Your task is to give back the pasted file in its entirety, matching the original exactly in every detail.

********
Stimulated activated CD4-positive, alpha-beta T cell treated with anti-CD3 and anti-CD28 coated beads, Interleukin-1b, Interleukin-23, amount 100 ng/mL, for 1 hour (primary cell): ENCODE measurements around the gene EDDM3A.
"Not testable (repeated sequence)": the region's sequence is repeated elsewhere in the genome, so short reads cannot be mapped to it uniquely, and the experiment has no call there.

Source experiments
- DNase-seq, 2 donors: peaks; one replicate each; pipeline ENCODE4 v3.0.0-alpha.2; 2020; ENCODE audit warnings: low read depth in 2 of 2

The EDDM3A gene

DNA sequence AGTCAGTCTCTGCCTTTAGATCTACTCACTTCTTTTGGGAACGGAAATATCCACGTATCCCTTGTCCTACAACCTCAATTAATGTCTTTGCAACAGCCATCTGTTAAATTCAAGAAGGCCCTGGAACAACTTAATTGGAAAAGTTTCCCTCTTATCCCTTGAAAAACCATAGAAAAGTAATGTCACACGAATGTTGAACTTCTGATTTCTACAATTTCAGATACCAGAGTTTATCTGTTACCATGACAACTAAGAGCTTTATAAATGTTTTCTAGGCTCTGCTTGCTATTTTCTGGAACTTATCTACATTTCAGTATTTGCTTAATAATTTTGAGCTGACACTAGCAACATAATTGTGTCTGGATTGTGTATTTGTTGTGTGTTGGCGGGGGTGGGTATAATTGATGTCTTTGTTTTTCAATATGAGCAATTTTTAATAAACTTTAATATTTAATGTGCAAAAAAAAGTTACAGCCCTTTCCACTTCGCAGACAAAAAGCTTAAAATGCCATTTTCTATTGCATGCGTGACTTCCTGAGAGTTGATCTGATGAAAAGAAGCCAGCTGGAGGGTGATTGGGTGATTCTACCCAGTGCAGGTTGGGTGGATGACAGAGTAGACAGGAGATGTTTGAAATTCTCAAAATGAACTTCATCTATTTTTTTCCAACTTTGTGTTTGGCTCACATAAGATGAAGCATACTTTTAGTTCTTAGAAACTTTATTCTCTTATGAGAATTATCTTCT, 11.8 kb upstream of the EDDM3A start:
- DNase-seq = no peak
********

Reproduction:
Stimulated activated CD4-positive, alpha-beta T cell treated with anti-CD3 and anti-CD28 coated beads, Interleukin-1b, Interleukin-23, amount 100 ng/mL, for 1 hour (primary cell): ENCODE measurements around the gene EDDM3A.
"Not testable (repeated sequence)": the region's sequence is repeated elsewhere in the genome, so short reads cannot be mapped to it uniquely, and the experiment has no call there.

Source experiments
- DNase-seq, 2 donors: peaks; one replicate each; pipeline ENCODE4 v3.0.0-alpha.2; 2020; ENCODE audit warnings: low read depth in 2 of 2

The EDDM3A gene

DNA sequence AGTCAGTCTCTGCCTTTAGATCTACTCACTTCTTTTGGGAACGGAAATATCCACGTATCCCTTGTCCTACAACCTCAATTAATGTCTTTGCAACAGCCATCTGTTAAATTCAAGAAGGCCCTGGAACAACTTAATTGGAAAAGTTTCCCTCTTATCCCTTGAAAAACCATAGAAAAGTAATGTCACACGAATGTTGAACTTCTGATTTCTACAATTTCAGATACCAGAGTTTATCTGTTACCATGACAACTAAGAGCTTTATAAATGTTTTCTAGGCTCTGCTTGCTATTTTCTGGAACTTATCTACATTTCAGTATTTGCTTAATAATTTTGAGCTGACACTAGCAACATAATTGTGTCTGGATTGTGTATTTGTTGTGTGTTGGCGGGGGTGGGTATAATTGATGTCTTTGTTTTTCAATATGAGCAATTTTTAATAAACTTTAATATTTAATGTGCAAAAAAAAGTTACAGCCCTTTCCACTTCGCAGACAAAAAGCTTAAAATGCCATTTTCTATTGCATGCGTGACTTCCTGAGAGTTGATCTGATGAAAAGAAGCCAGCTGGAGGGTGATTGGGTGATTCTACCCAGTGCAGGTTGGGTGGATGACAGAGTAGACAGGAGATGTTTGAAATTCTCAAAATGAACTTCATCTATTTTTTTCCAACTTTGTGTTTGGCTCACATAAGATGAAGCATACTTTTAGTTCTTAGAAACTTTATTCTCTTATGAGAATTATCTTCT, 11.8 kb upstream of the EDDM3A start:
- DNase-seq = no peak